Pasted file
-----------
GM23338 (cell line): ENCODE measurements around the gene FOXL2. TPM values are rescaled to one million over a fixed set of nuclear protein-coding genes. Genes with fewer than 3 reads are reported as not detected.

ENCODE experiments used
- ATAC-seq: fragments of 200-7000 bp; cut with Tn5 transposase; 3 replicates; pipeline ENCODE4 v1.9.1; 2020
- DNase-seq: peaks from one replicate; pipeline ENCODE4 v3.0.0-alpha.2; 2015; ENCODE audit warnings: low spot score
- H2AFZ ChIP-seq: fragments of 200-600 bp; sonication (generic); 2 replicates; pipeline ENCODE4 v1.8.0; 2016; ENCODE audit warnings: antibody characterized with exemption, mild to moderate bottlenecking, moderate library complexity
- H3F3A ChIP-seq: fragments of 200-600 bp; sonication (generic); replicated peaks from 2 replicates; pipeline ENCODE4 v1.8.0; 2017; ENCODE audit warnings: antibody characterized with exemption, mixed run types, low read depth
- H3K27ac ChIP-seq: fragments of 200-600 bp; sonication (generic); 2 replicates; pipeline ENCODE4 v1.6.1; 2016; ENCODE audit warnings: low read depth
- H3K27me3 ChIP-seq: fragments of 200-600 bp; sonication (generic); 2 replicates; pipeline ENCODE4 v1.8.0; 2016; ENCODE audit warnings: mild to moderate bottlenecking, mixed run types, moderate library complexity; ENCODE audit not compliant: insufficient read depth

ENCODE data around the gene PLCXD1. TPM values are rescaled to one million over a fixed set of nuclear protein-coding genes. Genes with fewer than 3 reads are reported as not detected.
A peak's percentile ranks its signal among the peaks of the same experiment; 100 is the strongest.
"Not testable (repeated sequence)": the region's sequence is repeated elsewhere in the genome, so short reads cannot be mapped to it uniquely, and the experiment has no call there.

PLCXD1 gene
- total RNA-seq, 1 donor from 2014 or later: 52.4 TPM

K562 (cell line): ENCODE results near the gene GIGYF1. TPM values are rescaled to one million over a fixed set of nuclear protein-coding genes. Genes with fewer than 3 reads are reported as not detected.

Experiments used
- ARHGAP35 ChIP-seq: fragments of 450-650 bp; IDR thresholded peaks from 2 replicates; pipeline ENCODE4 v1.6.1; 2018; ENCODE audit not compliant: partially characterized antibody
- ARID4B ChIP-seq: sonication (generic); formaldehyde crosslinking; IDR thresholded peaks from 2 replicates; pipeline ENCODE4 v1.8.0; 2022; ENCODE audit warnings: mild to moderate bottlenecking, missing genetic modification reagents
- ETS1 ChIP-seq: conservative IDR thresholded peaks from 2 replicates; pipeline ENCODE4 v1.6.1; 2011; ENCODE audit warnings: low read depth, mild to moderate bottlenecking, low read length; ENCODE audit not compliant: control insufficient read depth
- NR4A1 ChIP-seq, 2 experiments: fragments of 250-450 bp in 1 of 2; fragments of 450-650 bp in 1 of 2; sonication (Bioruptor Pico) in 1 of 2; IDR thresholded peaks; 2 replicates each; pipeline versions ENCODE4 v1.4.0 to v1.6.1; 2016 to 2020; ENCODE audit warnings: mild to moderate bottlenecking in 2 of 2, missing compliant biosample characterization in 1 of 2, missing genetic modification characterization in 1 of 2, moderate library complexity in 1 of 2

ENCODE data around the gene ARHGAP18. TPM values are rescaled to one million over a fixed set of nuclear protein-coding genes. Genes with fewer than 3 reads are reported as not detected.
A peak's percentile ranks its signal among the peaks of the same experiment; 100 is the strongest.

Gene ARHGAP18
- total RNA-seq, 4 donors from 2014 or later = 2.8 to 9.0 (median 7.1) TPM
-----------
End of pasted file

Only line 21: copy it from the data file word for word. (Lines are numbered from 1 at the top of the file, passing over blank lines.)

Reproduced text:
A peak's percentile ranks its signal among the peaks of the same experiment; 100 is the strongest.